The response to the study of literature is through oral and written communication, thus enabling students to develop and refine their command of language.
IB Language A: Literature and Performance
This course incorporates the essential elements of literature and performance
and aims to explore the dynamic relationship between the two. At the heart of
the course is the interaction between a conventional literary emphasis on textual analysis, involving both written appreciation and oral discussion and, the practical, aesthetic and symbolic elements of dramatic performance.
The course as a whole examines literary and dramatic texts and seeks to develop intellect, imagination and creativity. It encourages intercultural awareness through a study of texts from more than one culture.
The basic textual requirements for the course include a group of works by two major poets, one novel, one play and one other (either a poet or a novel). In reality, we engage with many more texts, both for the development of analytical and appreciative skills, and to work towards the distinctive outcome of the course, which aims to transform poetry or a novel into a performance.
Works to be studied could include: Shakespeare both as a poet and a dramatist;
'The Great Gatsb'y; John Keats’ poetry; 'The Penelopiad' by Margaret Atwood; Ovid’s Metamorphosis; JM Coetzee; Wilfred Owen, Chinua Achebe.
Language B is a language acquisition course for students with some background in the target language. While acquiring a language, students will explore the culture(s) connected to it. The focus of these courses is language acquisition and intercultural understanding.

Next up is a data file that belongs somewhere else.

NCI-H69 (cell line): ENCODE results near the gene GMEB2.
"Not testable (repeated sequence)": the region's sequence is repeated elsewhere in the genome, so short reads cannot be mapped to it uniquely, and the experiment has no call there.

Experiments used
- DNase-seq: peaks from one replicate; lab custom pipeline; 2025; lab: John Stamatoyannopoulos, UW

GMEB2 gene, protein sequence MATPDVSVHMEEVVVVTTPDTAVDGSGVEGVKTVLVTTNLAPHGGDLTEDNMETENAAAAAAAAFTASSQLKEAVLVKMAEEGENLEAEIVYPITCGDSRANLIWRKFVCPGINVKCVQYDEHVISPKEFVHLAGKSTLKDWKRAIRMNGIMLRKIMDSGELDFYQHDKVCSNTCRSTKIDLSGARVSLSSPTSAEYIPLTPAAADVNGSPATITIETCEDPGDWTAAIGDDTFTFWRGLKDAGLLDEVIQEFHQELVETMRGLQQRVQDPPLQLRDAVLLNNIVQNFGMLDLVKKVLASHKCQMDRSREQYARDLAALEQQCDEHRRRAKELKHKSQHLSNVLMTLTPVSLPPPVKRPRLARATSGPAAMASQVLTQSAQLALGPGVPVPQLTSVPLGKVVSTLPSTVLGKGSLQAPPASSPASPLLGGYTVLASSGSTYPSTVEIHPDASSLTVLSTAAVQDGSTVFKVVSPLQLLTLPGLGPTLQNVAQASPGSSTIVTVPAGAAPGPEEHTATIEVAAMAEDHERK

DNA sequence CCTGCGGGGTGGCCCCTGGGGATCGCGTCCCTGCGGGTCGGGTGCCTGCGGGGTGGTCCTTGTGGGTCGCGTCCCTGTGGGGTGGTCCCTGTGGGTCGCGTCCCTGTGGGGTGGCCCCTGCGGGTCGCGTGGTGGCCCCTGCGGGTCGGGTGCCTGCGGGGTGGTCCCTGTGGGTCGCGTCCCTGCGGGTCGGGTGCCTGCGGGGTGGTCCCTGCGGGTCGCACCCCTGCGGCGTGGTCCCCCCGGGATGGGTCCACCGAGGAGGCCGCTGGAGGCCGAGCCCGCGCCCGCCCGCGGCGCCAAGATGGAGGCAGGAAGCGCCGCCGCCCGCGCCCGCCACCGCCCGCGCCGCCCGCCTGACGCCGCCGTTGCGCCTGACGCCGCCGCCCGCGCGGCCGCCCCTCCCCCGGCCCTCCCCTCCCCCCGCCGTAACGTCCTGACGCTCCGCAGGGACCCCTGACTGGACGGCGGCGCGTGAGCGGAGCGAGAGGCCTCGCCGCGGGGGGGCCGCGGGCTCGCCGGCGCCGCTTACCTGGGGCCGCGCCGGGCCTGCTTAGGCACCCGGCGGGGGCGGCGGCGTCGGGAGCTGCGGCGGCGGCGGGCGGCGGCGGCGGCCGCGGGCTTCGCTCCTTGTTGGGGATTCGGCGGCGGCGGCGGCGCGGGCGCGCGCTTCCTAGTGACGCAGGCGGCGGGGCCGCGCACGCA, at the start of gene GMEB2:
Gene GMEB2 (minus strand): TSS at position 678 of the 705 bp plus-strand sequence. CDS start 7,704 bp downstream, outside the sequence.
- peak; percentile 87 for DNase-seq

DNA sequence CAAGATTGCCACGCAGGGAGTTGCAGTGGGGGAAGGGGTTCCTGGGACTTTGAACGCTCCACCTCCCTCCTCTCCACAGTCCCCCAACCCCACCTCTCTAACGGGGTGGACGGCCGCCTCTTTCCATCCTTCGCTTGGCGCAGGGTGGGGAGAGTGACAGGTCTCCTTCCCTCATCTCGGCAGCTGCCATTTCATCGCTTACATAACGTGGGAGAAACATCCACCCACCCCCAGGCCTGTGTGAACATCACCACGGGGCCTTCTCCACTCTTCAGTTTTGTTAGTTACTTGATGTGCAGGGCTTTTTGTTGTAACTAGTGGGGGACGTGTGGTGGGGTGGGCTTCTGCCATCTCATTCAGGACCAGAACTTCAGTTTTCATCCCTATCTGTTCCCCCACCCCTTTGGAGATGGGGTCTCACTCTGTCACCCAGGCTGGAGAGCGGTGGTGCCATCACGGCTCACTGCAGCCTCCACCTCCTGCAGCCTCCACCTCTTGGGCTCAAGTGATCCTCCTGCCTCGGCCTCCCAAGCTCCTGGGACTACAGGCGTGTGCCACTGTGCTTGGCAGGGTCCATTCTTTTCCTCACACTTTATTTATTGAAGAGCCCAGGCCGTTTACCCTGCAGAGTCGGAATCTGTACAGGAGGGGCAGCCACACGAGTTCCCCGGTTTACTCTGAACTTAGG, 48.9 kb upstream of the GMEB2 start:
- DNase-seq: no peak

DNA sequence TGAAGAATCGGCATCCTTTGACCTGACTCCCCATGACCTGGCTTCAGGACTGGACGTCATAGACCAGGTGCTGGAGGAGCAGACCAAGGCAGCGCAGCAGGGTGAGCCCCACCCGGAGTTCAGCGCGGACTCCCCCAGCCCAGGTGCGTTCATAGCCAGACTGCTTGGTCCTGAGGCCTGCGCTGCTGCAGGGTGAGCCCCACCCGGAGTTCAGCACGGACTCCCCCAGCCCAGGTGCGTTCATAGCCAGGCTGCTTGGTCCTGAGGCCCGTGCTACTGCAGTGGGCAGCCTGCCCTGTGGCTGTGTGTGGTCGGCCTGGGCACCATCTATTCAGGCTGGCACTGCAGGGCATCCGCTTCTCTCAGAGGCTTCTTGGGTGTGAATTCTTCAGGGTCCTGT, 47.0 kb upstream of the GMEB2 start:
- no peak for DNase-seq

The language B syllabus approaches the learning of language through meaning. Through the study of the core and the options at SL and HL, plus two literary works at HL, students build the necessary skills to reach the assessment objectives of the language B course through the expansion of their receptive, productive and interactive skills.
The core—with topics common to both levels—is divided into three areas and is a required area of study.
• Communication and media.
• Global issues.
• Social relationships.
In addition, at both SL and HL, teachers select two from the following five options.
• Cultural diversity.
• Customs and traditions.
• Science and technology.
Most University courses or future careers will consistently demand the skills acquired during successful study of English at IB level: accuracy, sensitivity and sophistication of written and oral language; the ability to digest and analyse arguments and situations at length and in detail; the emotional intelligence and understanding of human nature and human potential gained through the study of texts originating in diverse eras and cultures.
Courses in Literature, and related subjects, are among the most popular at Universities throughout the English-speaking world, and entry standards are high. Graduates from these courses can be found in all conceivable careers and walks of life.